Through the Letterbox
San Francisco, California, USA | by Alexis Birkill
A Little Bit Of Summer
Cornwall, England | by Raymond Bradshaw
Hobbit’s Castle
Sintra, Portugal | by James Mills
Road to the Mountains
Colorado, USA | by Alexis Birkill

Perthshire, Scotland

Peyto Lake | Carlos D. Ramirez

Parc des Buttes-Chaumont, Paris (by chiriacradu)

Untitled by Noy Saylakham

Overgrown. Merida, Mexico.

Aerial view of Nā Pali Coast, Kauaʻi Island / Hawaii (by thisyearsboy).

Dolomites, Italy | Stefano Termanini

The beaches of Tuvalu, one of the worlds smallest countries. [1024x681]

 Steen-Creek-Muskeg0039 (by dristis-mudra) 
Jackpot Ck, Steen Area, Northern Alberta, Canada


Keukenhof Gardens | Lisse, South Holland

Keukenhof (Dutch for “kitchen garden”), also known as the Garden of Europe, is the world’s second largest flower garden. It features a variety of different gardens and garden styles. For example, the English landscape garden features winding paths and unexpected see-through points. The historical garden is an enclosed garden where you can see many old types of bulbs. The nature garden consists of a water garden where shrubs and perennials are combined with bulbous plants. The Japanese country garden is a non-traditional garden in a natural environment. Approximately 7 million flower bulbs are planted annually in the park, which covers an area of 79 acres.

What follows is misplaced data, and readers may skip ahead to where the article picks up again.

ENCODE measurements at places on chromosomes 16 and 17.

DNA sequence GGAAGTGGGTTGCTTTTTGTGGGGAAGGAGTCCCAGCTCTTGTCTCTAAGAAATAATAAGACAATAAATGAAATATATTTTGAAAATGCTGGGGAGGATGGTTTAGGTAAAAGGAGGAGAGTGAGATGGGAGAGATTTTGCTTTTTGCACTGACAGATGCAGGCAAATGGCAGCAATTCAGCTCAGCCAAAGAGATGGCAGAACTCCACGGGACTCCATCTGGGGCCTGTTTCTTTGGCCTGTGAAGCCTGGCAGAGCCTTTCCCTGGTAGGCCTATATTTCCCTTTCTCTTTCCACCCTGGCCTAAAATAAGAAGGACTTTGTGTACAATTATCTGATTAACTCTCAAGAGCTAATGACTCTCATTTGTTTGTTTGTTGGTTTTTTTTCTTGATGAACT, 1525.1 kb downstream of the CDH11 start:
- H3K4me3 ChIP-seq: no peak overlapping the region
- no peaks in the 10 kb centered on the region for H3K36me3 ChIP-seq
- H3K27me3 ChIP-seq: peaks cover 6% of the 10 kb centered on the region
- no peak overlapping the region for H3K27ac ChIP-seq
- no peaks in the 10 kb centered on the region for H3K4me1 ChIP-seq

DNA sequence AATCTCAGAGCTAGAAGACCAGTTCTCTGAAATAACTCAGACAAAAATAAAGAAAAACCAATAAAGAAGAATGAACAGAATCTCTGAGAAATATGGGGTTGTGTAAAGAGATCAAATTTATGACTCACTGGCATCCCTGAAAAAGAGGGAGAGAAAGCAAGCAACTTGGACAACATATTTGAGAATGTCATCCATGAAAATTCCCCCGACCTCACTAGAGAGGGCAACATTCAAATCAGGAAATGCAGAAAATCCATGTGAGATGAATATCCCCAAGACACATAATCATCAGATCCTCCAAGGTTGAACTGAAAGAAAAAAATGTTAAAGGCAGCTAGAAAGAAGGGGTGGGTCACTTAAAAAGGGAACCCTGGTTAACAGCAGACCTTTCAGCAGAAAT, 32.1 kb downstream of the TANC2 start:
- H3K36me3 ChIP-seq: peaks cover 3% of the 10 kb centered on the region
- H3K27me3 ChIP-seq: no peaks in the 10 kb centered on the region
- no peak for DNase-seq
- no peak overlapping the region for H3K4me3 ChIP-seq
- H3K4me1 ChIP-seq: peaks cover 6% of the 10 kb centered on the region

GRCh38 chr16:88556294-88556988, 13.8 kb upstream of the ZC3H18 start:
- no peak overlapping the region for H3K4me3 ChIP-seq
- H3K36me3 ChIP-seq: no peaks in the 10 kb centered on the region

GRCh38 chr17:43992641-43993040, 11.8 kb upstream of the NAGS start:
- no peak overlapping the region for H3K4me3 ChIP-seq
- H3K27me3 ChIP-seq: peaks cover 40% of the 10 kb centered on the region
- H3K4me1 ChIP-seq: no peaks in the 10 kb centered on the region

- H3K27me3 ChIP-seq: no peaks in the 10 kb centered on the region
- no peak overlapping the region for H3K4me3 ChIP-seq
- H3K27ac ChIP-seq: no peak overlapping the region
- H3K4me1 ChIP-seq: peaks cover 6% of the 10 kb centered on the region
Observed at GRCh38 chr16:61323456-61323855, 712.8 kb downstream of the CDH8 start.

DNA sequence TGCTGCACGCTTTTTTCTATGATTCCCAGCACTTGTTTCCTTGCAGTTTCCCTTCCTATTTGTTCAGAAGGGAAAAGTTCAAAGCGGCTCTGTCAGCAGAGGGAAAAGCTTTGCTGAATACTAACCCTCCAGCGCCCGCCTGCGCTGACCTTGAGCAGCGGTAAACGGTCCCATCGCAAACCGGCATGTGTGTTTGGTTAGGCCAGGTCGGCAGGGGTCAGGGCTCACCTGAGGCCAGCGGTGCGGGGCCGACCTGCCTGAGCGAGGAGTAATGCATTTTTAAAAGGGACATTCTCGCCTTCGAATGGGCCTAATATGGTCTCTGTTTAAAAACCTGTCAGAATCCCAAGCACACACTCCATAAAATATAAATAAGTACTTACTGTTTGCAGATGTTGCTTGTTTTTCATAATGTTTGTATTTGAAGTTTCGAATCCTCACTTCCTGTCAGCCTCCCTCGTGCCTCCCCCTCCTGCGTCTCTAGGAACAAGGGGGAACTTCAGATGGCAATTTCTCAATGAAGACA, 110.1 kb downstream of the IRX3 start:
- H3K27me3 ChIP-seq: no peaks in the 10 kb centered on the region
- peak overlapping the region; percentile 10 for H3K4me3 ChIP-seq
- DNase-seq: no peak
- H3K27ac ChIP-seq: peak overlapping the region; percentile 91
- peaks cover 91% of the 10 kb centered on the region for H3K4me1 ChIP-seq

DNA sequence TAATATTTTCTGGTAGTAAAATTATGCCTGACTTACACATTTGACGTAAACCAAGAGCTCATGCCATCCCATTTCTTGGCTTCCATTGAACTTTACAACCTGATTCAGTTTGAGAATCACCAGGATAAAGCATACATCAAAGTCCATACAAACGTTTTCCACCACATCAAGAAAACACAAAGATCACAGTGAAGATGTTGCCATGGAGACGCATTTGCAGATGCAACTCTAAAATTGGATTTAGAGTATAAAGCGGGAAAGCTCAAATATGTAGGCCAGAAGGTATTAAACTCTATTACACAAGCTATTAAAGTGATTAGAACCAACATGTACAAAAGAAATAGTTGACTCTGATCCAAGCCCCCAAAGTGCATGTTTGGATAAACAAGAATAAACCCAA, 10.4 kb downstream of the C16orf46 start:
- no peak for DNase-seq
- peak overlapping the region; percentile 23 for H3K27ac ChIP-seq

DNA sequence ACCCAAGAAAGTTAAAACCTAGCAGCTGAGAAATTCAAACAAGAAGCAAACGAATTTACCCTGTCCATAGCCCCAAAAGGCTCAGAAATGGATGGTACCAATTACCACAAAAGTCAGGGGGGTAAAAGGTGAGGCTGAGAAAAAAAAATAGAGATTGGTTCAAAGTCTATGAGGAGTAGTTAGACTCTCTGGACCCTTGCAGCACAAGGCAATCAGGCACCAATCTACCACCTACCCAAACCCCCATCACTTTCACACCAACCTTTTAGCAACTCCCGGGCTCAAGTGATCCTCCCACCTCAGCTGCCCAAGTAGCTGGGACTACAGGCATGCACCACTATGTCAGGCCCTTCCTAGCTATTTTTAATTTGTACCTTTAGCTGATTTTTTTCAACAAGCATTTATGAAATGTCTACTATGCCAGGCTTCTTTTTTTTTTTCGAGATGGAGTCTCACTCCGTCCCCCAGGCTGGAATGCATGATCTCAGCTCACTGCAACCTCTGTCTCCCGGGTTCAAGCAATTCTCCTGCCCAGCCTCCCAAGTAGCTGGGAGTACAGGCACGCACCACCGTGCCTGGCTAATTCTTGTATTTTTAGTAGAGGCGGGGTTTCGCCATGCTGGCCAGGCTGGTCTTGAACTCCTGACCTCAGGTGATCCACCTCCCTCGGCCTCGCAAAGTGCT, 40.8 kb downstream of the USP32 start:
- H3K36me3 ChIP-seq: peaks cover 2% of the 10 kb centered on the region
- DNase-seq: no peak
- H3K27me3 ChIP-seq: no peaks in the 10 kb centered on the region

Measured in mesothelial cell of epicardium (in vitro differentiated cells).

Keukenhof is situated on 15th-century hunting grounds. It was also a source of herbs for Countess Jacqueline of Hainaut’s castle, which is the source of the name Keukenhof (it served to provide herbs for the castle’s kitchen). 

The gardens surrounding the castle were established in 1949 by the then-mayor of Lisse. The idea was to present a flower exhibit where growers from all over the Netherlands and Europe could show off their hybrids — and help the Dutch export industry (the Netherlands is the world’s largest exporter of flowers).

(via bitter-like-coffee)

Opaque  by  andbamnan